FaceTime would be something I wouldn’t currently choose to do on the Vision Pro as while I think the experience of watching a real person on the other side would be fantastic, the experience that person would get of me with my digital persona wouldn’t be a true enough representation of my facial expressions or emotion, even if digital persona itself is a great development of technology.

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My only other complaint would be that Vision Pro really is tailored to one person. There is a guest mode that you can use if you want to show someone one of the experiences quickly, but VisionOS isn’t designed to be multi-user, just like iPad and iPhone aren’t, only they are quite a lot cheaper. It would mean that you’d be using this device on your own really rather than experiencing a movie with your family or friends, and that’s a shame because the experience is so wonderful, it should be shared. It also means that while justifying the cost for Vision Pro on a per household basis may be possible, it’s much harder to do so per individual, with a family of four setting you back well over $10,000.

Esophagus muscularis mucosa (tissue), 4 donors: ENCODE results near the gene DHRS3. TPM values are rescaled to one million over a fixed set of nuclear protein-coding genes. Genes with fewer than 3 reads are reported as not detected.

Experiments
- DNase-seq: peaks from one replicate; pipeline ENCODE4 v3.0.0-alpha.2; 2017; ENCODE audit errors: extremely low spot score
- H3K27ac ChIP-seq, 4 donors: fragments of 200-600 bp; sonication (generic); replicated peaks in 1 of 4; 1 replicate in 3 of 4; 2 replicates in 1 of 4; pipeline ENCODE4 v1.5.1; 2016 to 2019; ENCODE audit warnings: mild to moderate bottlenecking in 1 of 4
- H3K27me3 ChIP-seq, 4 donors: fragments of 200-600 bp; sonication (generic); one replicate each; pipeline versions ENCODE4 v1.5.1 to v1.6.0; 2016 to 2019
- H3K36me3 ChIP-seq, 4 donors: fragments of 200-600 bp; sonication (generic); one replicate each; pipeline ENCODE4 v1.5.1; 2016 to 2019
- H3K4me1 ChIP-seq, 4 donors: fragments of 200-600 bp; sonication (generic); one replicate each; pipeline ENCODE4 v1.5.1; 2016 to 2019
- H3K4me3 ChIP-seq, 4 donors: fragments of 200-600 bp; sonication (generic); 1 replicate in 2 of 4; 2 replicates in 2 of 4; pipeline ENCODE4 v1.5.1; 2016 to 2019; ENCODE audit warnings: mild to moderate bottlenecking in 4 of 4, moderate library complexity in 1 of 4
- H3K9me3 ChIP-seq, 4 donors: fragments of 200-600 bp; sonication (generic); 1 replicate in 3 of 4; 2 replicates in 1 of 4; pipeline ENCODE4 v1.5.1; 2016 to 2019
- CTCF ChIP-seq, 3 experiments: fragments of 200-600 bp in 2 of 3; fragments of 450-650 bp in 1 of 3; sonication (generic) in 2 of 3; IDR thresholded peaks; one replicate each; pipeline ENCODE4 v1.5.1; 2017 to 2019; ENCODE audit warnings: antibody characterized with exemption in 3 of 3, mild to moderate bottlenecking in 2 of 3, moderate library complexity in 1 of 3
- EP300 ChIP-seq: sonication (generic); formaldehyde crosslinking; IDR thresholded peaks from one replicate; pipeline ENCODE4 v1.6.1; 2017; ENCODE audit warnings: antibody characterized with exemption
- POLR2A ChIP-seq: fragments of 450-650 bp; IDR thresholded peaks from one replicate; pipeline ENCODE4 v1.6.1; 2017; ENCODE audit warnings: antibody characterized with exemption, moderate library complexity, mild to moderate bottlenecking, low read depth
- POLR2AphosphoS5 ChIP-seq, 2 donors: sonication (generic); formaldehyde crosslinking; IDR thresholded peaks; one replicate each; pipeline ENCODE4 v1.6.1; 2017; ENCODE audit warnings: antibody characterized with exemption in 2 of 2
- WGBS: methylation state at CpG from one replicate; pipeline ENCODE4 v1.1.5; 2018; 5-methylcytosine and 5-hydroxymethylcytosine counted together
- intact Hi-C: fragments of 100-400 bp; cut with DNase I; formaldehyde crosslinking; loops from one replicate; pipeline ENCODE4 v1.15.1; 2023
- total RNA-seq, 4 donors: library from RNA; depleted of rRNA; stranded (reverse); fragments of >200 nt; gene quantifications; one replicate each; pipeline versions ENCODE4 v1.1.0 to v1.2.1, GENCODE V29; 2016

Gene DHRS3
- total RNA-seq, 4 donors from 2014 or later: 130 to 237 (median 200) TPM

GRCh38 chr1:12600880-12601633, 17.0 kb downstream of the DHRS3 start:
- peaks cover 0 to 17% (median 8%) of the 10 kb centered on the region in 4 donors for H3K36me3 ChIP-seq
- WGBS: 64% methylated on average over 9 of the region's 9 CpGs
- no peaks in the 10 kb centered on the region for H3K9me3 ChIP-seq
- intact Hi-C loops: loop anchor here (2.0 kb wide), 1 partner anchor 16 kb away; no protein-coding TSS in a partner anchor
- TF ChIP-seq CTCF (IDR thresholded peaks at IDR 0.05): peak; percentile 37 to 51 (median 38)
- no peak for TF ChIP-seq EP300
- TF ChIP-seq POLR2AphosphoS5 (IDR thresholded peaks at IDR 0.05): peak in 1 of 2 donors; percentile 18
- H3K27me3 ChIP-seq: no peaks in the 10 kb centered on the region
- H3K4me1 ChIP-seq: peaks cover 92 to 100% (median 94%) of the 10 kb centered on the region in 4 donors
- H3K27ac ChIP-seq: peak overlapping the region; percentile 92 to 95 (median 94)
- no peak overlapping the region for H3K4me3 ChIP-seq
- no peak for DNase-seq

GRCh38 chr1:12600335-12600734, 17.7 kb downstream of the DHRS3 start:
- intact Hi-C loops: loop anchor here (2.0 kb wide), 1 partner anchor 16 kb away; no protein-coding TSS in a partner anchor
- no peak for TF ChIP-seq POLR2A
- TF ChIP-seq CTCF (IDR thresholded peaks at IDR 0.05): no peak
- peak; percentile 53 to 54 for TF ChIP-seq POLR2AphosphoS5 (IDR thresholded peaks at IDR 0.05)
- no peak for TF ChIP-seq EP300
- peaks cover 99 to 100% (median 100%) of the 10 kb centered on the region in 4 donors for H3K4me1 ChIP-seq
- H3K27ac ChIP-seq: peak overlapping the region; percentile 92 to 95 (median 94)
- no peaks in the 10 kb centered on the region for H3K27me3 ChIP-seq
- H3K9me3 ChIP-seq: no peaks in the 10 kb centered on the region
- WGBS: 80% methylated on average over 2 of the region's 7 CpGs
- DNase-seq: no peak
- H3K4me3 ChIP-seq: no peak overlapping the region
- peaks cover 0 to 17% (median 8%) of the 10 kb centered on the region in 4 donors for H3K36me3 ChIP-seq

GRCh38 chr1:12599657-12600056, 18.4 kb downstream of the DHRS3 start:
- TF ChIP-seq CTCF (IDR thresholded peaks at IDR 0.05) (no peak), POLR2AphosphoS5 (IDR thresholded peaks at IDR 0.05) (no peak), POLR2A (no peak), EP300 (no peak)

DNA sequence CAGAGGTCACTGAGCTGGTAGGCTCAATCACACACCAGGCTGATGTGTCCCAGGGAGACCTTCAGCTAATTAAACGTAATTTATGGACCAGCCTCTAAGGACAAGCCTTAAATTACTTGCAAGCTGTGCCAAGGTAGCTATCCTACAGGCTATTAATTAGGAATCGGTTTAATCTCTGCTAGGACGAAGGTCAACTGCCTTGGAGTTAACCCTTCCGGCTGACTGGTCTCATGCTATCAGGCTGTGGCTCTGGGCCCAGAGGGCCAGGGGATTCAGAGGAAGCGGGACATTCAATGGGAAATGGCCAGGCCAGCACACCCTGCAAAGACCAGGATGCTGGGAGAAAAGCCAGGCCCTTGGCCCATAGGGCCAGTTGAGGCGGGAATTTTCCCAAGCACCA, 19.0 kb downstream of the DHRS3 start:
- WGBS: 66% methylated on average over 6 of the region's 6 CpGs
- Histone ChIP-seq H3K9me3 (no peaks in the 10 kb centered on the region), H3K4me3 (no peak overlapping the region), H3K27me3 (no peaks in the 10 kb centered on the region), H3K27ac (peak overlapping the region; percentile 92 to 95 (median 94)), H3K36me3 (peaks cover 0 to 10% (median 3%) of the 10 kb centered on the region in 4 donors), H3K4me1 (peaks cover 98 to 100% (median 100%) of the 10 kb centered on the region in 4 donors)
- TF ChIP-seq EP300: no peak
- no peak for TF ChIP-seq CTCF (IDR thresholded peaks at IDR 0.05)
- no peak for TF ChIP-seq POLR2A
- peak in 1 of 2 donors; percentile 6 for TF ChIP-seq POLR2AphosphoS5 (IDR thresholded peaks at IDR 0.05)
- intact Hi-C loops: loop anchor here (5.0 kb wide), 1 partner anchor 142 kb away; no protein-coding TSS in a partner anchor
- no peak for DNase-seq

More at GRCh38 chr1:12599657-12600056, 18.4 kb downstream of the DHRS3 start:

First impressions

I was blown away by Apple Vision Pro and that’s a statement I honestly didn’t think I would be writing. I thought it would be great, sure, but as someone who isn’t a huge VR fan in general, I expected to feel underwhelmed by all the hype and very much against spending that amount of money on a device that takes you away from experiencing the moment in real life.

That isn’t what happened when I stepped into the world of Vision Pro though, because from the moment I put it on, to several hours after I walked out of the demo room, I was in awe of the experiences. I want to experience them all over again, and again, and again.

The Vision Pro was truly outstanding in so many ways and evoked emotion that I was incredibly shocked to feel, purely because of the technology being so realistic and immersive. There is no denying it’s expensive, and for many, it won’t be justifiable or affordable, but if you do anything when it arrives in Apple Stores, go and experience it for yourself because it is absolutely, unequivocally, something you will not regret.